COLUMBIA, Mo. - Caffeine comes in a variety of forms through coffee, soda and energy drinks. When it comes in a pure, powdered form, doctors say it can kill you.
An Ohio teen overdosed on a powdered caffeine supplement just last week. Doctors say not knowing the safe dosage could cost a person their life.
ABC 17 wanted to know how readily available the supplement was in Columbia and found out from at least four health and supplement retailers, it's not sold in stores because it's too much of a liability. One store associate told ABC 17 it's because most people don't know how to use it.
The closest product that offers the same boost of energy are caffeine pills called, "Energize" that are available at Wal-Mart. Doctors tell ABC 17 they can be just as harmful as the powdered form.
Caffeine powder users have to buy special measuring spoons to accurately scoop the right amount. It's measured in milligrams unlike the typical drink mixes. Mixing two spoonfuls in one cup is like drinking 70 Redbulls at once. Even a teaspoon of it is the same as downing 25 cups of coffee.
As for the caffeine pills from Wal-Mart, Dr. Scott Schultz with Providence Urgent Care said they can be just as lethal if taken incorrectly, but that goes with any method of caffeine consumed.
"If it's soda, if it's coffee, if it's tea, if it's a pill, if it's a 5-hour energy, it doesn't matter how," Schultz said. "It's the amount that you actually ingest."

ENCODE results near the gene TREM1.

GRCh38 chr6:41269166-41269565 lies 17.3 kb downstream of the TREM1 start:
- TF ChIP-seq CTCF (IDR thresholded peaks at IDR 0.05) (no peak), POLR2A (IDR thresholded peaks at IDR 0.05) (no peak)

One man told ABC 17 because he can't buy the powder in stores, he buys in bulk online. He uses the powder mainly for energy before workouts, and he doesn't recommend it for simple, every day purposes.
Improper use can lead to overdose, which Dr. Schultz said starts with noticeable symptoms.
"You will feel your heart will be racing a little bit. You might start getting a little sweaty. You might get anxious," he said. "You might have diarrhea or vomiting. If you have those symptoms, those would be the concerning things."
Supplement stores in Columbia do sell healthier alternatives for those using powdered caffeine supplements. One product called, "Prime Drive," is a drink mix that has no caffeine at all and is meant to replace even a simple cup of coffee.
The FDA is currently considering taking regulatory action on powdered caffeine supplements. Until then, they encourage everyone to avoid using the product.